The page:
A fascinating game unfolded at the Stadio Olimpico on Sunday evening, as Juventus edged out Roma to clinch the Winter Champion crown. Capitalising on Inter’s Saturday night draw with Atalanta was paramount, although the Bianconeri looked increasingly shaky as the game developed.
The battle on the side-lines was one for the football hipsters. Progressive Roma coach Paulo Fonseca attempting to outwit Maurizio Sarri.
There were no surprises in either starting XI, but injuries during the first half forced both tacticians into changes. Merih Demiral and Nicolò Zaniolo were making an impact on proceedings for their respective sides and it was a blow for everyone to see two of Europe’s most talented young players removed because of injury.
There was a frenetic start, Juventus found themselves ahead within minutes and doubled their lead with the match barely 10 minutes old. Roma’s self-harm was emphatically punished. Aleksandar Kolarov defended a Miralem Pjanic free-kick poorly and allowed Demiral to finish unopposed at the back post. Jordan Veretout was then guilty of being caught in possession on the edge of his own box as a result of poor awareness and indecision. Fingers will be pointed at goalkeeper Pau Lopez, but Veretout had more than enough time to deal with the ball. A midfield player at this level is expected to handle those situations.
It took 20 minutes or so for the first half to find any kind of rhythm or pattern. The home team responded well to their errors and set about executing Fonseca’s game plan. Roma’s 4-2-3-1 was very flexible both in and out of possession. Led by Edin Dzeko and Lorenzo Pellegrini, the Romans set about pressing Juve’s centre-backs and forcing their first pass towards the full-backs to prevent Sarri’s men developing play centrally. Roma’s first line of press was followed instantly by the supporting cast.
Juve were willing to accept the pressure. Moving the ball to their full-backs as Roma wished, the Old Lady looked to play forward to their strikers who had positioned themselves wide in order to help the team’s build-up. It had some success, when Juve could find the first pass out they had space to exploit or were quickly able to gain control of play. It did not come without risk and on a number of occasions gave possession away cheaply, allowing Roma opportunities to counter.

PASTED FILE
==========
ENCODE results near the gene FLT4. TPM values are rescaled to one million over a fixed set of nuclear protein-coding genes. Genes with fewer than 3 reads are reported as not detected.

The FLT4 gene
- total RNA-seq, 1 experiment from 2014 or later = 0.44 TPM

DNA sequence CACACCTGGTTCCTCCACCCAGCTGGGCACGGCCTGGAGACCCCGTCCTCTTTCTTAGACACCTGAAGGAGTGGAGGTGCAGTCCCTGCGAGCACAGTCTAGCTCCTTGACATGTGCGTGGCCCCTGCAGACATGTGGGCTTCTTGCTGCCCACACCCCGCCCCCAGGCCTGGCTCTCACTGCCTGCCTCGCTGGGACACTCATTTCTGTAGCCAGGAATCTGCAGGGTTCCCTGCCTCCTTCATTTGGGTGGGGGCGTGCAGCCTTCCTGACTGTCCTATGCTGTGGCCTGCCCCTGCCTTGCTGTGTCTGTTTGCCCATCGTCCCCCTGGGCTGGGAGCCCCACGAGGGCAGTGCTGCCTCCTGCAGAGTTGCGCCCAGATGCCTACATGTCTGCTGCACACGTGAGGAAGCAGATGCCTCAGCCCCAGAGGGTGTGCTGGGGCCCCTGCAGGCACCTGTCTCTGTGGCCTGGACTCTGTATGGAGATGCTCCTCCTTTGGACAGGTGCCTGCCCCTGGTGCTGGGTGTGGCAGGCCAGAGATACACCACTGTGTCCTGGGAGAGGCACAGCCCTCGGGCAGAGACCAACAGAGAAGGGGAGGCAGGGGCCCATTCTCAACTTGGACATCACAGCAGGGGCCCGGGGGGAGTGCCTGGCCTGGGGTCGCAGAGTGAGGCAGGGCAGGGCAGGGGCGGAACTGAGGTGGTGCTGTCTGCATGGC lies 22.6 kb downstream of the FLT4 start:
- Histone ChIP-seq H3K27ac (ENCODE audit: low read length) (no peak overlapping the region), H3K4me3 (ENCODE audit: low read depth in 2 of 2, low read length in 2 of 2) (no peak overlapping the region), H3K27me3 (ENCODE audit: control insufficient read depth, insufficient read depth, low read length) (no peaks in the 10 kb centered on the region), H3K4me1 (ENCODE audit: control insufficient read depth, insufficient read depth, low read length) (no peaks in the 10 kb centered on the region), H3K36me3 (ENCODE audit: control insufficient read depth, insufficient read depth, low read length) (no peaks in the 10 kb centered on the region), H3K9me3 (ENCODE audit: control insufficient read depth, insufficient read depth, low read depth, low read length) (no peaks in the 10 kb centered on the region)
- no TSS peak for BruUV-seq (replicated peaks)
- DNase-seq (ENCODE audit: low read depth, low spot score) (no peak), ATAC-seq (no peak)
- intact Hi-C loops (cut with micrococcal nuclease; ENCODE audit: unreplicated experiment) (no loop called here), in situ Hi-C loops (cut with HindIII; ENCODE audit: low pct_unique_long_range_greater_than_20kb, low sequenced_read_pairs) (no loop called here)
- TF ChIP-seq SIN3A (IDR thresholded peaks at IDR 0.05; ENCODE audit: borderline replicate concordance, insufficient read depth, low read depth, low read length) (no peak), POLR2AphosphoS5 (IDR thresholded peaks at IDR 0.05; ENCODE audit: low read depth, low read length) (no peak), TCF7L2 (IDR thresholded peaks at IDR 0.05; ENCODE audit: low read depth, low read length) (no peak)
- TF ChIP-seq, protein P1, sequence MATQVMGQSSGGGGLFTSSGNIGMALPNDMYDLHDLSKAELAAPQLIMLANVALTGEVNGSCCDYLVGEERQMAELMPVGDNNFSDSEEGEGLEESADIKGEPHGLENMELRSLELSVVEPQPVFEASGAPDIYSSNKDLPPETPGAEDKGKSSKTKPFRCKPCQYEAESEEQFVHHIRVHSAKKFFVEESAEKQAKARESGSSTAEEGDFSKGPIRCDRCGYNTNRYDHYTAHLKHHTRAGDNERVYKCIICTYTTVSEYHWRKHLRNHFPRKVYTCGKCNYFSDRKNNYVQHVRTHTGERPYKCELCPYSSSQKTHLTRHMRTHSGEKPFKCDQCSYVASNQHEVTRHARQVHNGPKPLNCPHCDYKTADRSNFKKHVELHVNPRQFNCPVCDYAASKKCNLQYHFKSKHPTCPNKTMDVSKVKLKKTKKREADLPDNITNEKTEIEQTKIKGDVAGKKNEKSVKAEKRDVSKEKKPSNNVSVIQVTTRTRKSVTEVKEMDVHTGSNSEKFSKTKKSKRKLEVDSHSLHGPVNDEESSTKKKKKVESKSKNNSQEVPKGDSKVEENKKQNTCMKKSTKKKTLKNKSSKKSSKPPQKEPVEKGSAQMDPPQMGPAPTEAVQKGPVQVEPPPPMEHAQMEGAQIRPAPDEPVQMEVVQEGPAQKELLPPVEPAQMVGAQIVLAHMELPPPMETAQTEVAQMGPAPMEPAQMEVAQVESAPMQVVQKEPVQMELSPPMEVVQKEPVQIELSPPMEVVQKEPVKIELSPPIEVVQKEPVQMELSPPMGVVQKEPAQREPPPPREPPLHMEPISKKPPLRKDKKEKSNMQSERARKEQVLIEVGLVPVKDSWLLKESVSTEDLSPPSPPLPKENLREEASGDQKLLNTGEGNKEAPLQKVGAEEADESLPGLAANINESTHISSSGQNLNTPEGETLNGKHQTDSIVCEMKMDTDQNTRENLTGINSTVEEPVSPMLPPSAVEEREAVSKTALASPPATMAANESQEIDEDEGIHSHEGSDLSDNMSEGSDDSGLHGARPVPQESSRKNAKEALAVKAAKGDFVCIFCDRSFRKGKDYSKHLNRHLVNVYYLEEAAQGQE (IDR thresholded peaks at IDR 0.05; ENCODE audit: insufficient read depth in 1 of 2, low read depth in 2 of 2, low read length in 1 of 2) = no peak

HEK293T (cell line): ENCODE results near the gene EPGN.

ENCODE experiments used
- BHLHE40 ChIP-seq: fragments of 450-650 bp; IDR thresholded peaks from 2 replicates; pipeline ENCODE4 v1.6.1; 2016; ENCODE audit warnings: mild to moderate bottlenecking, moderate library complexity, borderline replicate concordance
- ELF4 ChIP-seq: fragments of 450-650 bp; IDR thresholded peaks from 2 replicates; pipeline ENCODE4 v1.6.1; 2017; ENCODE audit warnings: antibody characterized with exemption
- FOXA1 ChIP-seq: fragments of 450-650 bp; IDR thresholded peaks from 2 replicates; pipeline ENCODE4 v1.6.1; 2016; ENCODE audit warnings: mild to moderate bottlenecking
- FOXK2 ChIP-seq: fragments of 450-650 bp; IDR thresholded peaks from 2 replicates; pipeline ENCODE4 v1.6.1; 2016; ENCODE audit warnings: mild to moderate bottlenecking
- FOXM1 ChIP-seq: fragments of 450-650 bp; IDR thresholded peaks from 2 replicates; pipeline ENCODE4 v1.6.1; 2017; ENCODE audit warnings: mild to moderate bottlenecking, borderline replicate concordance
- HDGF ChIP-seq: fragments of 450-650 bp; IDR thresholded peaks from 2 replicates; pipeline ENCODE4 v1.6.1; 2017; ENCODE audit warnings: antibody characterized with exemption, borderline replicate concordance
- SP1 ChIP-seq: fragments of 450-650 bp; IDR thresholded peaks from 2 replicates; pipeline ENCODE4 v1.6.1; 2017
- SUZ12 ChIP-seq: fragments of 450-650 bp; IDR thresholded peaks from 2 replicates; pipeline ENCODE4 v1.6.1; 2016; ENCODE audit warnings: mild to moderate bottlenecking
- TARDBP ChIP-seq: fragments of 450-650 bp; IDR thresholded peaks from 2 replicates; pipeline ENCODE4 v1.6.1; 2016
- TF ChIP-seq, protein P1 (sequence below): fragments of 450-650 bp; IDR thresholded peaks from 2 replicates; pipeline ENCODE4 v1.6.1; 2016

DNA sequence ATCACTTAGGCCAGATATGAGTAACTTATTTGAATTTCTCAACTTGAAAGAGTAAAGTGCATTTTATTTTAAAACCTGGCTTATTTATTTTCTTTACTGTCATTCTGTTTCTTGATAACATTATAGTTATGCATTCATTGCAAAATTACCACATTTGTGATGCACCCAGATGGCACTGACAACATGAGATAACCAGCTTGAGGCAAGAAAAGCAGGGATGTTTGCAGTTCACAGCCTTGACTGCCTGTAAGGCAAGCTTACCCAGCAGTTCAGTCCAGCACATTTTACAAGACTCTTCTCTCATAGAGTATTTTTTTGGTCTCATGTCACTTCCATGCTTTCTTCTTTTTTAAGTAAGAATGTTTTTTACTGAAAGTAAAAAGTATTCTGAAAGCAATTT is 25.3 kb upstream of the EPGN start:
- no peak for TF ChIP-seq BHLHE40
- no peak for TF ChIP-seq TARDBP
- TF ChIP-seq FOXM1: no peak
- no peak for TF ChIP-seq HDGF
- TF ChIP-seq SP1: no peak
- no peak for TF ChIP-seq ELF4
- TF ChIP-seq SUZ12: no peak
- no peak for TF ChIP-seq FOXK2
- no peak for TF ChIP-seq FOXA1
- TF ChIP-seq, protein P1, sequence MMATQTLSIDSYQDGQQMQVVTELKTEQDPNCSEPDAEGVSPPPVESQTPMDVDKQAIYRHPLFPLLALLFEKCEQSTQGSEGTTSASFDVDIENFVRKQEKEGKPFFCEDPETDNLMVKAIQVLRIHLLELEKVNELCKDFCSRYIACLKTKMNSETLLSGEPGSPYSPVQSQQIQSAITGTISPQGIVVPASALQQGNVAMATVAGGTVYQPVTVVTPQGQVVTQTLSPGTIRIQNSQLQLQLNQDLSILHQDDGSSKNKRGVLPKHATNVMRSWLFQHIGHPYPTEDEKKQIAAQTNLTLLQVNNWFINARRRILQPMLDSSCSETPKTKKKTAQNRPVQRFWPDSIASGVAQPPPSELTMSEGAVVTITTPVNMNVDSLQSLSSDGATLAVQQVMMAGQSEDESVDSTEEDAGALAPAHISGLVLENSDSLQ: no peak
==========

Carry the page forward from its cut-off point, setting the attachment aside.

Former Shakhtar Donetsk manager Fonseca was also willing to take risks in order to get the desired rewards. In possession Roma were expansive, committed numbers forward, but looked vulnerable to counters. When building from the back, one of Amadou Diawara or Veretout would drop deep alongside their centre-backs to create a three and allow both full-backs to move high, providing maximum width.
In a shape that resembled a 3-4-2-1, the narrow positioning of Roma’s midfield ahead of the ball forced Juve’s central four to stay compact, keeping the spaces wide free. Once play reached either Alessandro Florenzi or Kolarov, Roma quickly looked to create overloads down the sides. Attempting to detach Juve’s defensive structure with the use of adaptable attackers like Diego Perotti and Lorenzo Pellegrini.
In general, Roma’s tactics were working reasonably well. They had positive spells of possession and were conceding little, but were unable to create much, meanwhile Juventus managed the first 45 minutes just enough to maintain some control. For the away side there were a few neat passages of play and a midfield that looked slightly better balanced than in previous months. Adrien Rabiot was having his best outing in a black and white jersey. The Frenchman is improving each week, both his athleticism and ability to impact play in different phases was evident in Rome.
The opening stages of the second half continued in similar fashion, with Sarri making a small change tactically in order to help his players evade Roma’s press. Committing another player wide to help his full-backs required Roma to shift another man over, stretching them and opening spaces to play through. However, Juve’s play lacked quality, and although the result looked secure, on 68 minutes a Roma penalty changed the momentum.
Sarri responded instantly to his side conceding, withdrawing Aaron Ramsey and Paulo Dybala in favour of Gonzalo Higuain and Danilo. A surprise switch to 4-3-3 with Juan Cuadrado now taking up an attacking role. Sarri had perhaps become concerned with the spaces his side were conceding in wide areas and looked to nullify that with these changes.
As Roma pushed on, the Bianconeri wasted great opportunities on the counter and but for the reliable Wojciech Szczesny – who at this moment has been Juve’s most consistent player this campaign – and vital last ditch defending from Matthijs de Ligt, the outcome would have been different.
Juventus looked nervy under pressure in the closing stages and were unable to retain the ball or find a third. Roma will have wished for a few extra minutes that may have been enough to grab an equaliser. In the end, Juve claimed the three points they were desperate for, and with it the tag of Serie A winter champions. As for Roma, it is two defeats from two in the New Year, but there was certainly enough in their play to suggest they can feel confident about pushing for a place in the top four.